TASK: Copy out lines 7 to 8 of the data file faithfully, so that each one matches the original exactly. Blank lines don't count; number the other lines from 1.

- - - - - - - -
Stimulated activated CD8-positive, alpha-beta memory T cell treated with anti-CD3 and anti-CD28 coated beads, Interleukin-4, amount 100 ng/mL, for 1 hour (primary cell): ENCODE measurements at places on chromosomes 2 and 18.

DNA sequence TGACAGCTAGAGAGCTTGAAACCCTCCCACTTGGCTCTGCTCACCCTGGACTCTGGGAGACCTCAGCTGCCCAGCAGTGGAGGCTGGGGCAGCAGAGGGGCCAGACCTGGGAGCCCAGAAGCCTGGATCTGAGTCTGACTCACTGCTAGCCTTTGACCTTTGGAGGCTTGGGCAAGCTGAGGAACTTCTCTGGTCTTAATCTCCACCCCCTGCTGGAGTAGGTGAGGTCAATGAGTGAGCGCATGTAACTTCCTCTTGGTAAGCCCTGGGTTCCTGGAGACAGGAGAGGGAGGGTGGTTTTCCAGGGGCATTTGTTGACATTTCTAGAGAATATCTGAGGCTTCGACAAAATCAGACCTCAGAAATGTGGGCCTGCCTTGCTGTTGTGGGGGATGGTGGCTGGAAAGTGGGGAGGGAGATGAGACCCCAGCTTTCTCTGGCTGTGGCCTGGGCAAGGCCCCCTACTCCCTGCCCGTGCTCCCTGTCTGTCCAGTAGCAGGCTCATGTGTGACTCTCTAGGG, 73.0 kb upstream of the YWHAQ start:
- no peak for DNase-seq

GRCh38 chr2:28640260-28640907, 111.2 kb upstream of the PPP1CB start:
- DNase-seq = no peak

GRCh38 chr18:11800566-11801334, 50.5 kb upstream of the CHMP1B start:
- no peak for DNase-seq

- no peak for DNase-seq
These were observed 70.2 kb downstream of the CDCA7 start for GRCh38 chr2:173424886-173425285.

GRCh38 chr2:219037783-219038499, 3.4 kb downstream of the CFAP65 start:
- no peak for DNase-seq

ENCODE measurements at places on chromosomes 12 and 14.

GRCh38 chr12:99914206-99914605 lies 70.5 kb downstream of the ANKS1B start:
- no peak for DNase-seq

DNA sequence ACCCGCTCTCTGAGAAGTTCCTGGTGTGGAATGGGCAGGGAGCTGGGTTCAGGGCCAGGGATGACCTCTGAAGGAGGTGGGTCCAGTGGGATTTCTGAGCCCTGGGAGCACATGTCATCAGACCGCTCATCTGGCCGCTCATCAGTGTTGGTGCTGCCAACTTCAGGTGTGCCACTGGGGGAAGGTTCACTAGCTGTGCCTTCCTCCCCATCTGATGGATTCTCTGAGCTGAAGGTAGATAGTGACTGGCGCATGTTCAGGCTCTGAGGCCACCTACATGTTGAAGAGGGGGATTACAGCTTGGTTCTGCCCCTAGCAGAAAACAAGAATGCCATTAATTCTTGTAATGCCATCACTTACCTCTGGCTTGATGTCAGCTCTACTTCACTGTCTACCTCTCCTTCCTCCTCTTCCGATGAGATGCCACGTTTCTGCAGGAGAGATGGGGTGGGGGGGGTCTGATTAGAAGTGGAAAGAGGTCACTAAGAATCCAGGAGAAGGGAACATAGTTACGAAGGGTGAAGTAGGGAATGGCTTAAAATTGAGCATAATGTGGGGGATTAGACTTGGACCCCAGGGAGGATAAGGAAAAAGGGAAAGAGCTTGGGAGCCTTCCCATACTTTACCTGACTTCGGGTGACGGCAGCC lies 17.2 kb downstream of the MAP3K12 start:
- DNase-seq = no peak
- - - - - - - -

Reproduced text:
- no peak for DNase-seq

- no peak for DNase-seq